In the beginning, she joined a Facebook community, where she connected with other beauty supply owners. “I do know we have a low network and I do know a couple that are out in Cobb county. Here in Gwinnett, I believe it’s three of us, but we are the largest. It was very strategic the way we entered the business. Not knowing what we were getting ourselves into, we decided to start small and eventually expand, and that’s exactly what we did,” Aurelie says.
They started out occupying 1300 square feet, but now occupy 2600 square feet. “After a couple years in this location, we were lucky enough that the space next to us was still available. So it was just a matter of knocking down the walls and we doubled the size of the store,” she reveals.
Their choice of location was also strategic. It didn’t make sense to open a store where they lived in Lawrenceville, because there were already a lot of Asian-owned beauty supply stores. “We knew it was out of the question so we started doing market research,” says Aurelie. Their research led them to set up shop in the heart of Grayson. “It’s between Loganville and Snellville, which is behind us. So we have four cities around us, and this was perfect when we looked for locations.”
“It helped that there weren’t so many stores around, and there is a concentration of middle-class black people who are good consumers of beauty, and that has helped a lot,” Anita adds.
How They Keep It Together
They may not have started out with foundations in the beauty industry, but the ladies did, and continue to do their homework. “We have five girls between the three of us, and between all eight of us, we have tried a lot of things in the store. We try,we test, we make sure that when we say something to the customer, it is something good and true. So that really guides the products that we put into the store,” says Anita.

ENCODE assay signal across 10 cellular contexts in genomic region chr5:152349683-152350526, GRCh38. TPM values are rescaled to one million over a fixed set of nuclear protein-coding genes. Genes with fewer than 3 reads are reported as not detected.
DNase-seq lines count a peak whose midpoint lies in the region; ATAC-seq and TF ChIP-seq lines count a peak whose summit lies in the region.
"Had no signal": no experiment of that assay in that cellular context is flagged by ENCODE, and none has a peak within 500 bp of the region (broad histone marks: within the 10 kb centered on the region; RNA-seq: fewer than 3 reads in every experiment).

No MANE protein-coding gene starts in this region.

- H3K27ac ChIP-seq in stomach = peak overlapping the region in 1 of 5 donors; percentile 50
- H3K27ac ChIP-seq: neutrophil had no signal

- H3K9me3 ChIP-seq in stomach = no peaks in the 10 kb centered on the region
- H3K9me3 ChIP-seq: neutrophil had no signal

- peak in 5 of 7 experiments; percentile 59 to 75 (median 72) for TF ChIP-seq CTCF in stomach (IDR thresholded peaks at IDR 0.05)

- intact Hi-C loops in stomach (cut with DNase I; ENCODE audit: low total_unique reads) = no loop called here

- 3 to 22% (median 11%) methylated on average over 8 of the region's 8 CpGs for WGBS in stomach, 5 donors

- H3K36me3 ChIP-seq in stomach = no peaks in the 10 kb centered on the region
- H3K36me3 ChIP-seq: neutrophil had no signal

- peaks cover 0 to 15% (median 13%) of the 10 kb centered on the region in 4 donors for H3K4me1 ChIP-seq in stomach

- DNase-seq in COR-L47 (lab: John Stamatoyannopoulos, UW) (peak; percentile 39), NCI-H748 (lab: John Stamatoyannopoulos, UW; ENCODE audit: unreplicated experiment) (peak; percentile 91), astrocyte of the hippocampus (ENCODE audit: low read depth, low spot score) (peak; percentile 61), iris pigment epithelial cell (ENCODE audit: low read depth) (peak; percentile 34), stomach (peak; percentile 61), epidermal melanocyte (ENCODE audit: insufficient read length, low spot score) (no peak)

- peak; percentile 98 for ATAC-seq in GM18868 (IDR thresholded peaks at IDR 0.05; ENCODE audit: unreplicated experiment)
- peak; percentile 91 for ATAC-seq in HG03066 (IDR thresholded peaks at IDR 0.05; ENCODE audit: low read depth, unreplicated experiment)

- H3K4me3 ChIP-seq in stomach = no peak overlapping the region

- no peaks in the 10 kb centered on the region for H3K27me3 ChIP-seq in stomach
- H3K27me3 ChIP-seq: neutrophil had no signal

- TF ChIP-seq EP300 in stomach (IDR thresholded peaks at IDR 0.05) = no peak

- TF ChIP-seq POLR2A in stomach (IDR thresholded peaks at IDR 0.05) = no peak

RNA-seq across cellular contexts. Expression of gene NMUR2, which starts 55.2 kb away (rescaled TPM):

They also pull from their past experiences in their professional backgrounds. “There is a lot of uniqueness in the beauty industry and coming from a background where I’m a physical therapist, it’s a lot of customer service and you always have that. In any customer service job, you have to serve the customer and our focus was truly customer based. And that really guides how we can help people to get what they need. Coming from that customer service angle helped a lot,” explains Anita.
Aurelie and Melissa also bring in their experience from Corporate America. “We have been able to put things together and stay within what we should do, and know what we shouldn’t do,and we are still learning as we go,” she adds.
What Sets Them Apart
Knowing how overwhelming shopping for beauty products can be, the ladies try to make things easy for their customers. And they do that by stocking only the best quality. “Because we use these products, we know what’s good for us. Yes, there are a zillion different shampoos, but do you need all of those shampoos? No. You need the one that really works for the issue you have and I think that’s what the community appreciates here,” says Aurelie. “The fact that they can walk in, they see exactly what they are looking for, and they have people that look just like them, and can really advise them on whatever issue they have or their concerns.”
When it comes to esthetics, they also tried something different. “We decided that when we opened something, it was going to be laid out differently. We do not have those typical tall gondolas you see in most beauty supply stores. Everything’s glass here and you can see through. It’s well laid out and clean, and people really appreciate that. They walk in here and are like, ‘wow’. It makes us feel good. All this hard work was not in vain.”